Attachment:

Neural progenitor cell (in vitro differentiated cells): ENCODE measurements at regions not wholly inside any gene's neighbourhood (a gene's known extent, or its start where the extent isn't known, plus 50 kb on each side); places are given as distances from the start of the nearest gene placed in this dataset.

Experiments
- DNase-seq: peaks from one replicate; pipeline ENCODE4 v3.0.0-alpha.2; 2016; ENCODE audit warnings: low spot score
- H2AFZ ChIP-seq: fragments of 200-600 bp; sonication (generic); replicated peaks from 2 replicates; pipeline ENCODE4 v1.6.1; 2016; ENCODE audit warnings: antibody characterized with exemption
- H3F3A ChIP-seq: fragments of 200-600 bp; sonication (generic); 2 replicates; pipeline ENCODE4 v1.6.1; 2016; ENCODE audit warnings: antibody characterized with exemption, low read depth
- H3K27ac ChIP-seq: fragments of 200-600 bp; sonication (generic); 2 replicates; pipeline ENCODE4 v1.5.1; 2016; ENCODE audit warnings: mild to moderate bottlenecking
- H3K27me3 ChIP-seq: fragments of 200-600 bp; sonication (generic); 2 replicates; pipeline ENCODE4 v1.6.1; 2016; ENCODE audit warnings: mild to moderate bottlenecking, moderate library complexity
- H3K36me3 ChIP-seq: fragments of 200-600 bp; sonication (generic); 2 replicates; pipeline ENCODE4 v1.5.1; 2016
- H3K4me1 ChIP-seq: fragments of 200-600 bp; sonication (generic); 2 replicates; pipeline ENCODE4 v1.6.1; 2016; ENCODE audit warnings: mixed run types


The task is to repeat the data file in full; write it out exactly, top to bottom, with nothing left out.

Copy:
Neural progenitor cell (in vitro differentiated cells): ENCODE measurements at regions not wholly inside any gene's neighbourhood (a gene's known extent, or its start where the extent isn't known, plus 50 kb on each side); places are given as distances from the start of the nearest gene placed in this dataset.

Experiments
- DNase-seq: peaks from one replicate; pipeline ENCODE4 v3.0.0-alpha.2; 2016; ENCODE audit warnings: low spot score
- H2AFZ ChIP-seq: fragments of 200-600 bp; sonication (generic); replicated peaks from 2 replicates; pipeline ENCODE4 v1.6.1; 2016; ENCODE audit warnings: antibody characterized with exemption
- H3F3A ChIP-seq: fragments of 200-600 bp; sonication (generic); 2 replicates; pipeline ENCODE4 v1.6.1; 2016; ENCODE audit warnings: antibody characterized with exemption, low read depth
- H3K27ac ChIP-seq: fragments of 200-600 bp; sonication (generic); 2 replicates; pipeline ENCODE4 v1.5.1; 2016; ENCODE audit warnings: mild to moderate bottlenecking
- H3K27me3 ChIP-seq: fragments of 200-600 bp; sonication (generic); 2 replicates; pipeline ENCODE4 v1.6.1; 2016; ENCODE audit warnings: mild to moderate bottlenecking, moderate library complexity
- H3K36me3 ChIP-seq: fragments of 200-600 bp; sonication (generic); 2 replicates; pipeline ENCODE4 v1.5.1; 2016
- H3K4me1 ChIP-seq: fragments of 200-600 bp; sonication (generic); 2 replicates; pipeline ENCODE4 v1.6.1; 2016; ENCODE audit warnings: mixed run types